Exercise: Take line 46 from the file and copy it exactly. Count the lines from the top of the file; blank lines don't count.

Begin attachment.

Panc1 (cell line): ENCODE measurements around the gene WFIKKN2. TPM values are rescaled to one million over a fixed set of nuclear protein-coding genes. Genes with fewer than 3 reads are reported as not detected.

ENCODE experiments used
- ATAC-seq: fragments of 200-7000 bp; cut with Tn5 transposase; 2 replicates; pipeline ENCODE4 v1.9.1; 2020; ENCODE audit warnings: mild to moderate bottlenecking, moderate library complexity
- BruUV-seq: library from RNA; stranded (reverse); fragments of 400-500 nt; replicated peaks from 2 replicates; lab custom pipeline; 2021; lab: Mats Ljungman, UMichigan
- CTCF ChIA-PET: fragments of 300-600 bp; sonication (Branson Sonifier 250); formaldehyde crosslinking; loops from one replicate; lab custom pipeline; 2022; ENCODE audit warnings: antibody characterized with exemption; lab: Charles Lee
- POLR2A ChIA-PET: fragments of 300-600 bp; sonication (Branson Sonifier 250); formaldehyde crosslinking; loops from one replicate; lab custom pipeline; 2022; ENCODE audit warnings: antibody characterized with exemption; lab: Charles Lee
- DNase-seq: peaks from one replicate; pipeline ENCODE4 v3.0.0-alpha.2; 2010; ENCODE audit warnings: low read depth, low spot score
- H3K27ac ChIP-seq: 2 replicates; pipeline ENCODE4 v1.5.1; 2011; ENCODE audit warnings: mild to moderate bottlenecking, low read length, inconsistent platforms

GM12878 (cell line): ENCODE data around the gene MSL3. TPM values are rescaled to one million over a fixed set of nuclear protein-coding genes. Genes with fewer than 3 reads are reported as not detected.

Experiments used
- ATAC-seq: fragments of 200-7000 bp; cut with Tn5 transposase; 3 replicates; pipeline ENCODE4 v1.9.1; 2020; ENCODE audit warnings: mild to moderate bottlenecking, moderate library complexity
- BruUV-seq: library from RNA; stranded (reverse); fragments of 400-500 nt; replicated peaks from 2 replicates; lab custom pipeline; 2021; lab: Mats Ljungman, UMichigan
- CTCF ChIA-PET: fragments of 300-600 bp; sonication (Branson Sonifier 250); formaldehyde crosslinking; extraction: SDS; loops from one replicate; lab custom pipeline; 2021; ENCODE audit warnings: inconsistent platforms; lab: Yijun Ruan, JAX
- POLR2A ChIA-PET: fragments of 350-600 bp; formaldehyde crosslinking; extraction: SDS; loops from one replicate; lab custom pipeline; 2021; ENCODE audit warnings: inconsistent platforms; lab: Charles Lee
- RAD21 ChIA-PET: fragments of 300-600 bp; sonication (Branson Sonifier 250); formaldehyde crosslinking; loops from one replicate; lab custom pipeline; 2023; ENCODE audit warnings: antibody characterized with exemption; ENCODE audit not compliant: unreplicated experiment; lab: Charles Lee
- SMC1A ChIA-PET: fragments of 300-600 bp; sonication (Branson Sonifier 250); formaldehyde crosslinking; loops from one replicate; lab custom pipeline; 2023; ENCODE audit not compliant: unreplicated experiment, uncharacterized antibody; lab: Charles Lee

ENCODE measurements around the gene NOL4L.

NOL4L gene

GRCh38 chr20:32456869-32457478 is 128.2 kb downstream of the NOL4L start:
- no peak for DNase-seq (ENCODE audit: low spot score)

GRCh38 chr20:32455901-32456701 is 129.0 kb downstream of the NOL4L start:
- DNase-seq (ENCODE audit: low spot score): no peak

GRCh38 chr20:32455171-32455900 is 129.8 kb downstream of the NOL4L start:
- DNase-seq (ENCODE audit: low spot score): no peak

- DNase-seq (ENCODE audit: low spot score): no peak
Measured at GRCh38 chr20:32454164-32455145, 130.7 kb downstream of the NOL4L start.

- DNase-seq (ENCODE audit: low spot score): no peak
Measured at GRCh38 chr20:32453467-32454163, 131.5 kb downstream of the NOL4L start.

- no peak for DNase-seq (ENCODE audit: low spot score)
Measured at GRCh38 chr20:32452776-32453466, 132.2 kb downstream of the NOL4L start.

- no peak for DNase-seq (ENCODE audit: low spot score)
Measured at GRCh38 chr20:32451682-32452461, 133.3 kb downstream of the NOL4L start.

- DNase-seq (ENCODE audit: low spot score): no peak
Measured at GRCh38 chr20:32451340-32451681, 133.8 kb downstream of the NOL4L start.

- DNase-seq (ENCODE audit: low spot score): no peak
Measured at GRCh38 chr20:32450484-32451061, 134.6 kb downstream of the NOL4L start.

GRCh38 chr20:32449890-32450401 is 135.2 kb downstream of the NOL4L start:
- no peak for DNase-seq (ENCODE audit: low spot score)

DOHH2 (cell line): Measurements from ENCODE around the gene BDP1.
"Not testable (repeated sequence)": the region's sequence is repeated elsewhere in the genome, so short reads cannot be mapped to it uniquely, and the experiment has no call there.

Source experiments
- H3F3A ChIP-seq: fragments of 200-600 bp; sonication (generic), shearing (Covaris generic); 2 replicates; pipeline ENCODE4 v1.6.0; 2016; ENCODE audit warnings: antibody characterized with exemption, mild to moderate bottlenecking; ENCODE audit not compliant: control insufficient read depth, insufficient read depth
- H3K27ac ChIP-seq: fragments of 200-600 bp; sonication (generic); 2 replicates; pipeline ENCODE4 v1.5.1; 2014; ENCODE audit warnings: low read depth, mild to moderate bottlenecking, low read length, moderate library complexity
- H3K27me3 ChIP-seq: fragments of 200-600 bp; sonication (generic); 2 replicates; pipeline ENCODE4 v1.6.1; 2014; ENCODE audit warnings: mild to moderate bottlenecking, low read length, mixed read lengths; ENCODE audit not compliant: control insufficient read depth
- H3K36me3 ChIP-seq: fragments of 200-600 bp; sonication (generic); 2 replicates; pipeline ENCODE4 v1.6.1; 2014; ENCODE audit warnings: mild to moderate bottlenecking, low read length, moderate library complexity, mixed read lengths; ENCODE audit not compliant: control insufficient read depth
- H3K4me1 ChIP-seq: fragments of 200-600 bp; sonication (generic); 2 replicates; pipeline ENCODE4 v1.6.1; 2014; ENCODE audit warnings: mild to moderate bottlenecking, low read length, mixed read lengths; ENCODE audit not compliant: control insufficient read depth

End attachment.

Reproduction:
- H3K4me1 ChIP-seq: fragments of 200-600 bp; sonication (generic); 2 replicates; pipeline ENCODE4 v1.6.1; 2014; ENCODE audit warnings: mild to moderate bottlenecking, low read length, mixed read lengths; ENCODE audit not compliant: control insufficient read depth